Radically Resilient Health Podcast
WHAT IS YOUR HIDDEN POWER:
SELF HEAL WITH INFLAMMATION AND MACROPHAGE-SUPERHEROES
Written by Leah GiaQuinta, PT & Dr. Carolyn Dolan, DPT
When we think of historical catastrophes and their aftermaths, many images may come to mind. Some might imagine 9/11. In 2019 we began to experience a global pandemic. The aftermaths to these crises often depict images of people fleeing in a mass exodus from whatever is posing an imminent threat. In our current pandemic, populations worldwide have distanced and isolated and maintained barriers, seeking safe haven. In each scenario, we also find superheroes who run toward the dangerous environment in valiant efforts to protect, save, and rebuild. Fred Rogers gave these superheroes a name, beginning with his response to Robert Kennedy’s assassination in 1968. He credited his mother who told him to “‘Always look for the helpers… There’s always someone who is trying to help.’ I did, and I came to see that the world is full of doctors and nurses, police and firemen, volunteers, neighbors and friends who are ready to jump in and help when things go wrong.’”
While the trauma of an orthopedic sprain or strain may pale in comparison to a national or global crisis, the concept of an associated aftermath of encircling helpers remains. Many of us who have experienced an injury may acknowledge the presence of superheroes through the help and support of family and friends, physicians, trainers, and physical therapists. But perhaps the most important superheroes to recognize are those that reside inside our own bodies.
These superheroes are microscopic but mighty. We in the medical community call them macrophages. Here is the break down of how they come in to play, why they are important, and what we can do to support the tiny superheroes that live within us:
The Catastrophe and aftermath (Soft Tissue Injuries and Healing):
Soft-tissues connect or surround the structures and organs of our bodies. When soft tissues (muscles, tendons, ligaments, fascia, nerves, fibrous tissue, synovial membranes, fat and blood vessels) are injured, the aftermath of this trauma is organized into three phases of healing. The three phases include the inflammatory phase, the fibroblastic phase (proliferation), and the maturation phase (remodeling). The remodeling phase is specific to tendon healing, and the first two phases occur for all healing wounds.
The inflammatory phase of healing begins at the time of injury and typically lasts 4 to 6 days. During this time, our bodies experience a vascular and cellular response to our injury internally. Often our natural response during this (inflammatory) stage is, “oh no! Inflammation! I see swelling! I feel pain!” which inherently gives this phase a negative connotation and feeds our inclination to avoid/prevent any inflammation from happening at all costs. Pain is often initiated by this response to drive a change in behavior as a means of protection. (My sprained ankle hurts when I walk, so I’m going to stay off of it.) The cellular reaction is primarily to fight infection, to remove debris like dead tissue, and to prepare the environment for healing. This is when ALL the helpers arrive on scene. Although we might just want the firefighters there to put out the “inflammatory fire,” many other superheroes need to crowd that space to prepare for their designated jobs that await them.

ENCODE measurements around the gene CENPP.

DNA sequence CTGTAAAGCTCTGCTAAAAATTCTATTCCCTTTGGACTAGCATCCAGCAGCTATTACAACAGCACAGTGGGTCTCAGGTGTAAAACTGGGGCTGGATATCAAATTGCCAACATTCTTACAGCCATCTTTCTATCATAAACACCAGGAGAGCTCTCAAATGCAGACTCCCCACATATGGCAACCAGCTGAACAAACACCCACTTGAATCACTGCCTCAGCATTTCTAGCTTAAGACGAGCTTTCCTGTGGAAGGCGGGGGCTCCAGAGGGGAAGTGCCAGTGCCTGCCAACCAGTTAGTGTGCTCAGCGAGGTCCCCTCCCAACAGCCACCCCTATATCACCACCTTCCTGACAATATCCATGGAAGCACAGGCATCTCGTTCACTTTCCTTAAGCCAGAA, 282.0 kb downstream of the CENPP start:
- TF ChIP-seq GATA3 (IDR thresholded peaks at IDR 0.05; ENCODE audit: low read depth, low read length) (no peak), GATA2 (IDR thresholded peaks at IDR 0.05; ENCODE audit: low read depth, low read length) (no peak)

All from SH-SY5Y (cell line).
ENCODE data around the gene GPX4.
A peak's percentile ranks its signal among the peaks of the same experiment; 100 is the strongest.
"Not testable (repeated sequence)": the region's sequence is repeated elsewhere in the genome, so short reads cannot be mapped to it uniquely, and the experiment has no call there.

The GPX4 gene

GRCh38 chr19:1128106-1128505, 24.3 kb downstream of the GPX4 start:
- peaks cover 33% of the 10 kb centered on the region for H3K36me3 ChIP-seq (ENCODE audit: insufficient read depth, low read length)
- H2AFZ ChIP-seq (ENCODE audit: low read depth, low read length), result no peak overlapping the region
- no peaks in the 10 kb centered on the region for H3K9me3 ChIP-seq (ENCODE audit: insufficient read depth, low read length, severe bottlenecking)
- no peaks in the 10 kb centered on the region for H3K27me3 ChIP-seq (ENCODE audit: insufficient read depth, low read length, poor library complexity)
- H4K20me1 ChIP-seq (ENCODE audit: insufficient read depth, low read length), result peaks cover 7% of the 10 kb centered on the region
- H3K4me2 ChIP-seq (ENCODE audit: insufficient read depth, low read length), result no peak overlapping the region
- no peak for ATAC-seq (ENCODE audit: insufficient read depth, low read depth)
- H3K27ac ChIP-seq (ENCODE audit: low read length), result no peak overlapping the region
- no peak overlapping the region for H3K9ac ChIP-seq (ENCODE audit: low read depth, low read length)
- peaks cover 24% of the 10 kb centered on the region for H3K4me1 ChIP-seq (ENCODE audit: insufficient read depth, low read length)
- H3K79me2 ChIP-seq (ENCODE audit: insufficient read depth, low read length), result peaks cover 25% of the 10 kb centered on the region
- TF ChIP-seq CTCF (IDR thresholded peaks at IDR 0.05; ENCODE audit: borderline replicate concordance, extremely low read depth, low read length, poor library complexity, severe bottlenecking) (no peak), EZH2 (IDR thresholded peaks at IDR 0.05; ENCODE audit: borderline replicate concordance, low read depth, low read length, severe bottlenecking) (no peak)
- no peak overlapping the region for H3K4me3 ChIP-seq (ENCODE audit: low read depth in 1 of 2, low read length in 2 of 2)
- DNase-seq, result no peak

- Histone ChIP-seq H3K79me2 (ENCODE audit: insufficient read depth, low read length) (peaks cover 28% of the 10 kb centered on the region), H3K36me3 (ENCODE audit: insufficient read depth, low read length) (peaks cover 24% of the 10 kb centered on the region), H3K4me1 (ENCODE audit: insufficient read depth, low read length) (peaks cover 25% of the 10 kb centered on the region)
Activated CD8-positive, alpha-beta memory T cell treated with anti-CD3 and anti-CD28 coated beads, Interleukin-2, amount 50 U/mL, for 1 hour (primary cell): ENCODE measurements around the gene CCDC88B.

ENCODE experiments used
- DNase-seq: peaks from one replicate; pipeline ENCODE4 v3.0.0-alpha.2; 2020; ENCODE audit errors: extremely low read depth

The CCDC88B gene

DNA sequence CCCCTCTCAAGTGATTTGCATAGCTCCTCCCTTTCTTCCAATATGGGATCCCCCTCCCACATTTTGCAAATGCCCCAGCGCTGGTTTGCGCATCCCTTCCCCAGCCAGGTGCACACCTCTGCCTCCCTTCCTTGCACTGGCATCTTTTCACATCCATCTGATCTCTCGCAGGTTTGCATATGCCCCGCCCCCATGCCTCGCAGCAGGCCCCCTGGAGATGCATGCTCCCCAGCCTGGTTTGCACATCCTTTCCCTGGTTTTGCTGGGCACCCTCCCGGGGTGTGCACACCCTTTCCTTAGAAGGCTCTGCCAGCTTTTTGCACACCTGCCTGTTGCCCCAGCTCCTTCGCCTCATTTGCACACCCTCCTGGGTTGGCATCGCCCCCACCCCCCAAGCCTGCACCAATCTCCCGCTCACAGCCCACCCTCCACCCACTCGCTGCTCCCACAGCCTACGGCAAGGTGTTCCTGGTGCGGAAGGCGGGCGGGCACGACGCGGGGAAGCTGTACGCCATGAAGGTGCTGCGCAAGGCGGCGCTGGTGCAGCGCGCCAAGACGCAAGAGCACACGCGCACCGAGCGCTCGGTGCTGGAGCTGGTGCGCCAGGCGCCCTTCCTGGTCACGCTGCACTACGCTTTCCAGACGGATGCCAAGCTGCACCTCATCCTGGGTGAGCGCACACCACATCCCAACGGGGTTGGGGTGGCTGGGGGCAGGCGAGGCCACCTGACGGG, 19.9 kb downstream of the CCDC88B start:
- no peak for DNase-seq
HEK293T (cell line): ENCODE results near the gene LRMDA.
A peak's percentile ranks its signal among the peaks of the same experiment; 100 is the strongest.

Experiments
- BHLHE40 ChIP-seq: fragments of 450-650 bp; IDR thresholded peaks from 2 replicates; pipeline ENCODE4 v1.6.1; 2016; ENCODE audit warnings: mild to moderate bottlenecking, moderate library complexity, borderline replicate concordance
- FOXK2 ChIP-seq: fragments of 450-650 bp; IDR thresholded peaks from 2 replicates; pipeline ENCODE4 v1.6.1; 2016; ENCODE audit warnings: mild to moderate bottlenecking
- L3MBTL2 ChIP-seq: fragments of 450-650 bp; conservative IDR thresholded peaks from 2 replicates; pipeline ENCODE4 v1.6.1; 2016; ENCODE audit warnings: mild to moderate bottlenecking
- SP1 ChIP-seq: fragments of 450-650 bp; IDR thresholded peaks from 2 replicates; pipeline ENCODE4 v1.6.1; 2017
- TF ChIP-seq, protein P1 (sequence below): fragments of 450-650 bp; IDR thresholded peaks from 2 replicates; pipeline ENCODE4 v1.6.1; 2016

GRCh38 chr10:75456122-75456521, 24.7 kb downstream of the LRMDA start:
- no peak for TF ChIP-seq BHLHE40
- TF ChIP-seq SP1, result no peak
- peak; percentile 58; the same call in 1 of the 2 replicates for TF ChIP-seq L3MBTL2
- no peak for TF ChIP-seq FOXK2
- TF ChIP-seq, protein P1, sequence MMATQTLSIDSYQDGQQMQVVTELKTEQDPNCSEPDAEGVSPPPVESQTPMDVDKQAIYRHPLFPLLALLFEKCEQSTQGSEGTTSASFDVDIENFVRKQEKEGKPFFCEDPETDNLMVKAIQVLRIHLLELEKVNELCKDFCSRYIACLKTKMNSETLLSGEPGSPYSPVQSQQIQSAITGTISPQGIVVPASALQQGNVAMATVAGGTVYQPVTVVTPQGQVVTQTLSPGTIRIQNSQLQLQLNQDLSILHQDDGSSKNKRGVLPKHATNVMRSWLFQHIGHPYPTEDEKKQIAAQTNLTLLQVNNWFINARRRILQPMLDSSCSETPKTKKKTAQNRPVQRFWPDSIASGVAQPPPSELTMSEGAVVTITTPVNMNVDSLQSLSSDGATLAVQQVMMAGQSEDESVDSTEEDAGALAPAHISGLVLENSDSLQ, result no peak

The second phase, proliferation, lasts two to four weeks depending on the size and location of the injury. Collagen is a structural component of connective tissues, and its formation and deposition occur during this stage. Out with the bad (injured tissue), in with the good (newly formed tissue). There is a counterbalance of production and destruction of collagen that occurs during the latter part of this stage. Without this balance, collagen synthesis alone would produce a callus which would reduce the tendon’s ability to glide. This is like trying to start construction of a collapsed building before demolishing and removing the debris. Our bodies need all hands on deck for this work, and our cellular superheroes are clocking in overtime hours.
The third phase, maturation, lasts many months. Remodeling of the collagen networks continues. They proceed from a disorganized arrangement to an organized structure particularly when movement is initiated. The cross-linking of the collagen produces more tensile stress. Where our tendons may have been beautifully crafted with fibers aligned like a violin bow, our superhero construction teams usually rebuild our tendons using blueprints that are designed to withstand the tension resembling the latticework and strength of a Chinese finger trap.
Back to our favorite superhero: The Macrophage